Pubdate: Thu, 10 Mar 2011
Source: Gauntlet, The (CN AB Edu)
Copyright: 2011 Gauntlet Publications Society.


A man sits in a car, lights a bong and waits until his "vision begins
to vibrate." He has just taken a hit of salvia-- a drug which brings
on a strong hallucinogenic experience for about 15 minutes-- and then
sits motionless at the steering wheel. Very shortly, he begins
muttering under his breath, "Excuse me, I have to go to space now." A
minute later the man gasps and stares outside. The camera pans to show
a cat sitting on the windshield of the parked car. This video and
others like it demonstrate the effects of salvia, which is currently
legal in Canada. Health Canada, however, wishes to make it illegal
because of its similar properties to drugs like LSD.

Although salvia has been available for years, the popularity of
YouTube videos showing people smoking it to get high has led
politicians to call for the drug's criminalization. Because the drug
is considered a natural health product, shops are supposed to have
permission from Health Canada to sell it. Permits have never been
issued by Health Canada, but the distribution of the drug hasn't been
restricted-- it's available in shops across Calgary. The proposal will
put salvia on the Controlled Drugs and Substances Act, making it
illegal to produce, possess and sell the drug.

Health Canada claims that salvia poses a risk to Canadians, especially
youth. A survey in 2009 found that 7.3 per cent of Canadians 15 to 24
years old have tried salvia. While there are reasons for banning
minors from using the drug-- it causes intense hallucinations so
minors may not be responsible enough to deal with the drug's effects--
Health Canada hasn't provided evidence that it is harmful. It isn't a
chemically addictive substance and no negative health effects have
been demonstrated.

What can Health Canada argue to justify banning salvia? Very little,
actually. Like any drug that causes altered states of mind, there is
good reason to restrict its use. Driving while high on salvia, if even
possible, would be very dangerous. Unlike marijuana, however, it's
very easy to detect when users are high on salvia as they're
completely incapacitated. Similarly, restricting the sale of salvia to
those over 18 years old and making it illegal to distribute to minors
are justified actions, but the complete banning of the substance is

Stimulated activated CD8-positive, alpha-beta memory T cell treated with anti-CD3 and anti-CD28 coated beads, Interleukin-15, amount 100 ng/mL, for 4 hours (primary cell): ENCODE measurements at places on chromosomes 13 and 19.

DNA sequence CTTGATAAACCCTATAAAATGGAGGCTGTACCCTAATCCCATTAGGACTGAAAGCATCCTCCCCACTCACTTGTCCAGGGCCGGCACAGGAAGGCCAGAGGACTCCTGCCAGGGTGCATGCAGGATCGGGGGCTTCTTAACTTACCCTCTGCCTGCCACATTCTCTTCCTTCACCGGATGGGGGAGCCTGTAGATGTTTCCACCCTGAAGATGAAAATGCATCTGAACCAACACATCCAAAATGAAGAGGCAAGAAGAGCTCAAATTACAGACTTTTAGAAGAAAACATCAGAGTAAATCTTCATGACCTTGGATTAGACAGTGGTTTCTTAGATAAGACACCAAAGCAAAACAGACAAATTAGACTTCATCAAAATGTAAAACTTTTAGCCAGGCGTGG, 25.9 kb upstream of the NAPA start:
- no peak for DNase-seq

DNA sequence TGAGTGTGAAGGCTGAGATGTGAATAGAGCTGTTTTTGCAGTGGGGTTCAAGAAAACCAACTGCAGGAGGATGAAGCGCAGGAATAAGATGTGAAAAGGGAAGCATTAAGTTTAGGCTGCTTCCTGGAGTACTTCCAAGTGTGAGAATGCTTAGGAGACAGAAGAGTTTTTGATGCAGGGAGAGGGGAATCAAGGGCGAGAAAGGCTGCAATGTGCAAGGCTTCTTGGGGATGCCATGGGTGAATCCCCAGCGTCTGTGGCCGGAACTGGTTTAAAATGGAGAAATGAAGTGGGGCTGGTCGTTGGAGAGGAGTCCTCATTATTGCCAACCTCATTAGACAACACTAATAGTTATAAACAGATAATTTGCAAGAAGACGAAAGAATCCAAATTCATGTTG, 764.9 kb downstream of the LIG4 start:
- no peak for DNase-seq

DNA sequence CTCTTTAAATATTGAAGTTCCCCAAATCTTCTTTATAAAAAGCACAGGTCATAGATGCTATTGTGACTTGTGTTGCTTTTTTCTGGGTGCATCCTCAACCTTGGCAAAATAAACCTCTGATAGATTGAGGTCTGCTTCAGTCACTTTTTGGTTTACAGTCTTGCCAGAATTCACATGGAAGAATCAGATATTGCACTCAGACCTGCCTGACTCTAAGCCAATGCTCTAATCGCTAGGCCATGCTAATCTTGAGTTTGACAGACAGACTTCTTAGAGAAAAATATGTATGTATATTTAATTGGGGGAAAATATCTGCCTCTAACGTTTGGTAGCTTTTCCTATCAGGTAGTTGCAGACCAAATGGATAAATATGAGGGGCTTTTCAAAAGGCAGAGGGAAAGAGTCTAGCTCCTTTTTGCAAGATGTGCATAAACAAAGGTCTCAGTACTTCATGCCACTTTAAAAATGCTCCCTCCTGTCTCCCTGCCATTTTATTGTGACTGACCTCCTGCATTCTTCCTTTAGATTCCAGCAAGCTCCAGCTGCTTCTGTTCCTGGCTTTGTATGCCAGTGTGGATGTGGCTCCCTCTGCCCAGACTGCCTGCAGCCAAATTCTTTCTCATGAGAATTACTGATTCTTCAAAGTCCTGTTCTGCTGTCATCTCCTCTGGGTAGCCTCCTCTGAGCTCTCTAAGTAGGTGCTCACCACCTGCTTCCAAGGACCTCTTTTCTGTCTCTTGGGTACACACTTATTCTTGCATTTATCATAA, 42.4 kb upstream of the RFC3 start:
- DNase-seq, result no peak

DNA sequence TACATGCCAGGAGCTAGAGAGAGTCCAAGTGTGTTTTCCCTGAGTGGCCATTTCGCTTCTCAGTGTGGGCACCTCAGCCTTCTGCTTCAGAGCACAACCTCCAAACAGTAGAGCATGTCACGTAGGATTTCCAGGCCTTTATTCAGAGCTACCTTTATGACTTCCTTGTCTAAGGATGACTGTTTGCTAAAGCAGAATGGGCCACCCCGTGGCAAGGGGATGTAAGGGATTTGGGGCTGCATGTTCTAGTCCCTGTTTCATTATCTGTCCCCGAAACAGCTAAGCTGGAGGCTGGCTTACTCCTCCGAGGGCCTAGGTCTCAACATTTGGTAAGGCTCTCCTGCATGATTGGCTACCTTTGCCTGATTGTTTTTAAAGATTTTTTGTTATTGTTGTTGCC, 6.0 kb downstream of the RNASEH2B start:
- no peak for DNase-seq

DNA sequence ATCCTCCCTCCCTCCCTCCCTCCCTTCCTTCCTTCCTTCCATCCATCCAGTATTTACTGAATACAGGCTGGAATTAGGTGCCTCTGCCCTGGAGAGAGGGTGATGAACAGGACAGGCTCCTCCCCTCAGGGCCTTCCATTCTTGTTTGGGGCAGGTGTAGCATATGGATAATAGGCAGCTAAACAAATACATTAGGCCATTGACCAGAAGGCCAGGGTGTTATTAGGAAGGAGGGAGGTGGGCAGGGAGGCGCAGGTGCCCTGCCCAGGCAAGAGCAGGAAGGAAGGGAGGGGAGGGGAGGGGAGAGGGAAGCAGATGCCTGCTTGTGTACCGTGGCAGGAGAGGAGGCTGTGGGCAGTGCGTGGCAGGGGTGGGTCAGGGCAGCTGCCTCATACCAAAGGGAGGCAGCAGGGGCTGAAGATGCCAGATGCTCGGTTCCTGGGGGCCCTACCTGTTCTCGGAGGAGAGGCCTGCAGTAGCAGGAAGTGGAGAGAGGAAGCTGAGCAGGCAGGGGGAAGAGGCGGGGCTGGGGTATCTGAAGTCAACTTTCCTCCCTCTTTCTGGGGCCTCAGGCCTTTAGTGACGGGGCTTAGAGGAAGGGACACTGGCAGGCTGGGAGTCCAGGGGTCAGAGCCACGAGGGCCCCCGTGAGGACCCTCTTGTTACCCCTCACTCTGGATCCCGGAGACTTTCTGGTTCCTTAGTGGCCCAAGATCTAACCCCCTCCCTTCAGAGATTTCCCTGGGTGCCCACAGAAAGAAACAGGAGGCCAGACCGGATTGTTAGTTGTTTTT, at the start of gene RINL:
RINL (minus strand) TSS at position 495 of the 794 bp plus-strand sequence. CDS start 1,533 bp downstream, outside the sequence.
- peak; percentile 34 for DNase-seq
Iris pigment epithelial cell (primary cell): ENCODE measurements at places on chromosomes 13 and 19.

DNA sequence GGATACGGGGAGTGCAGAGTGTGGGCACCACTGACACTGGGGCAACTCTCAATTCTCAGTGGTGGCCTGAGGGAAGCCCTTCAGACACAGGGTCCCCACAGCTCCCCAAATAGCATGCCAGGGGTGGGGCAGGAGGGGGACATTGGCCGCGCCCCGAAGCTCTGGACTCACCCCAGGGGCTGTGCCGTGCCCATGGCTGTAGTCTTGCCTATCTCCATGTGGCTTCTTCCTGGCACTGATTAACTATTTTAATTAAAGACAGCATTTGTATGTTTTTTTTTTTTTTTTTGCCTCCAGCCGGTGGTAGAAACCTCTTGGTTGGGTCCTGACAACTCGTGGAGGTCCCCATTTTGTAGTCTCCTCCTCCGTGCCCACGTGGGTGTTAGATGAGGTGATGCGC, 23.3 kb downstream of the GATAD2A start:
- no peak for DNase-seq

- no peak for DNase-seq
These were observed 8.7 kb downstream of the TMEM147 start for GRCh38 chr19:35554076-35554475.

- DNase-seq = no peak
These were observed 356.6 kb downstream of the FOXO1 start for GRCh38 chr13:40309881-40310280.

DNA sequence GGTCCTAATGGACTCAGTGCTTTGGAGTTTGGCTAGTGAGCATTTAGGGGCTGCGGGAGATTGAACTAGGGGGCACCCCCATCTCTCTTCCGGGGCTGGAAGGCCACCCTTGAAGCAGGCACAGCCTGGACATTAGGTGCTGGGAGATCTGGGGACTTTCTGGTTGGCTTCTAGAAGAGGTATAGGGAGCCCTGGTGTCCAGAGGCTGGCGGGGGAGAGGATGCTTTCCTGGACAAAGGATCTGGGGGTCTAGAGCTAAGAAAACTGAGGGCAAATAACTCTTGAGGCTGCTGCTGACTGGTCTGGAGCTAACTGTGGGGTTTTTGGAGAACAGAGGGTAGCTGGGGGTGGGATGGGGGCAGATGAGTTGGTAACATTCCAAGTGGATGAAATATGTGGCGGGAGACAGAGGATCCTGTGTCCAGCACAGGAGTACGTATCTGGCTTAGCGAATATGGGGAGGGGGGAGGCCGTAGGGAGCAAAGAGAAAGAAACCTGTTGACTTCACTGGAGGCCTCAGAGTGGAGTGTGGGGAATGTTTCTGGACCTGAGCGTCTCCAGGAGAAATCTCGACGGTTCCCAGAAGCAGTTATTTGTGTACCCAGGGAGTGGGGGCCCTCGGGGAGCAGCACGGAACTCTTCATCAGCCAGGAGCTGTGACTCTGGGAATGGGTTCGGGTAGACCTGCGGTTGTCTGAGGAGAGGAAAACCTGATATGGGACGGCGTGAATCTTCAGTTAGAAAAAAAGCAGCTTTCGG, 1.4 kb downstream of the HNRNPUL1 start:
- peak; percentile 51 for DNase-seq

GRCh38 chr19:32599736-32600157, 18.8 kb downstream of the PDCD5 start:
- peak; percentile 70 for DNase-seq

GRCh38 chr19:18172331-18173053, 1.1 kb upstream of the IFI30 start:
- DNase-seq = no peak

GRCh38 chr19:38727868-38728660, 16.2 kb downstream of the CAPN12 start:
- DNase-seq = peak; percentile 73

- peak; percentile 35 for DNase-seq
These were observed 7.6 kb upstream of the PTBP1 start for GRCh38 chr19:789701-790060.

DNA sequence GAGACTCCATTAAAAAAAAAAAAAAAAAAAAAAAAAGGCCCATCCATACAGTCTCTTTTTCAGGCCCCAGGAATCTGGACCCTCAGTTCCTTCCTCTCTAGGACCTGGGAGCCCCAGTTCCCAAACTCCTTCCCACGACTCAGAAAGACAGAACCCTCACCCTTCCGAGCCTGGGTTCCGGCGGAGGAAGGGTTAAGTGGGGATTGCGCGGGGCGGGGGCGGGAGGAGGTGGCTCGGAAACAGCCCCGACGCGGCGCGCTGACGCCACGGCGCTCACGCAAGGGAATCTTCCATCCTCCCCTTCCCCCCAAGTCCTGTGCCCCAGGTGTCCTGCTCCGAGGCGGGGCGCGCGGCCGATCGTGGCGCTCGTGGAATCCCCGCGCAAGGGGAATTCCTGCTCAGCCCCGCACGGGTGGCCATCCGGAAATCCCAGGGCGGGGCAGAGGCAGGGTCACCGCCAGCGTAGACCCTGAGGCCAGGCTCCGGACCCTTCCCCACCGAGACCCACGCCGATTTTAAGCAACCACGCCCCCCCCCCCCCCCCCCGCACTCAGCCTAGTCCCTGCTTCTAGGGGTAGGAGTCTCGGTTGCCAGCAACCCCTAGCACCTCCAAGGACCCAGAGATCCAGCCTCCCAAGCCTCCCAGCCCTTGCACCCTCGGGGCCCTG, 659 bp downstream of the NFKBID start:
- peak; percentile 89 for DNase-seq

It's dangerous to drive a vehicle while under the influence of alcohol
and minors aren't responsible enough to be allowed to buy it. These
facts, however, don't justify the outright banning of alcohol. People
get hurt while drunk, yet alcohol is still rightfully legal. Instead,
alcohol is regulated to prevent harm to others. It's insufficient for
Health Canada to declare that salvia poses a risk to users with the
hopes of justifying a full ban without actually pointing out how those
risks are likely enough to occur.

Health Canada ought to be taking an informative role, rather than a
paternalistic one. Watching videos of people high on salvia is just as
likely to motivate people not to use it themselves. And while
statistics of reuse are sparse, it's likely that of the 7.3 per cent
of people who have tried salvia, the strong hallucinations it causes
led many not to use it again. But adults should be allowed to decide
for themselves whether or not they want to have such experiences. Even
if studies show that salvia causes health problems, Health Canada
should only be tasked with educating people on those problems. If we
want to smoke tobacco, knowing that it will cause cancer, that is
something we should be allowed to do.

Canadians should be unconvinced of the campaign to ban such drugs. The
burden of proof is on Health Canada to show that the harms of using
salvia are, like heroin, sufficiently high to justify an outright ban.
No such harms will be brought forth, however, because no such harms
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